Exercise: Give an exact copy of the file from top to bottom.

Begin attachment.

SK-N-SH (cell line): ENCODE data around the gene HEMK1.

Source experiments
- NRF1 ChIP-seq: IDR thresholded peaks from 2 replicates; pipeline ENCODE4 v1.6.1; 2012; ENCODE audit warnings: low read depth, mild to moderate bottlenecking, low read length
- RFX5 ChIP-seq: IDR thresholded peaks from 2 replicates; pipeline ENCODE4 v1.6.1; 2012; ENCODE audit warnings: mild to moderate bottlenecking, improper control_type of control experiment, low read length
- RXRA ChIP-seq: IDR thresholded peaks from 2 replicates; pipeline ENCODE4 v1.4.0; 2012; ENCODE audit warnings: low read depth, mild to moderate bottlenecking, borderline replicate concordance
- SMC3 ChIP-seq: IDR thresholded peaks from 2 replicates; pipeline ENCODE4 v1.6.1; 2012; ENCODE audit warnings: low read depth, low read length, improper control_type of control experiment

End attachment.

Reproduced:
SK-N-SH (cell line): ENCODE data around the gene HEMK1.

Source experiments
- NRF1 ChIP-seq: IDR thresholded peaks from 2 replicates; pipeline ENCODE4 v1.6.1; 2012; ENCODE audit warnings: low read depth, mild to moderate bottlenecking, low read length
- RFX5 ChIP-seq: IDR thresholded peaks from 2 replicates; pipeline ENCODE4 v1.6.1; 2012; ENCODE audit warnings: mild to moderate bottlenecking, improper control_type of control experiment, low read length
- RXRA ChIP-seq: IDR thresholded peaks from 2 replicates; pipeline ENCODE4 v1.4.0; 2012; ENCODE audit warnings: low read depth, mild to moderate bottlenecking, borderline replicate concordance
- SMC3 ChIP-seq: IDR thresholded peaks from 2 replicates; pipeline ENCODE4 v1.6.1; 2012; ENCODE audit warnings: low read depth, low read length, improper control_type of control experiment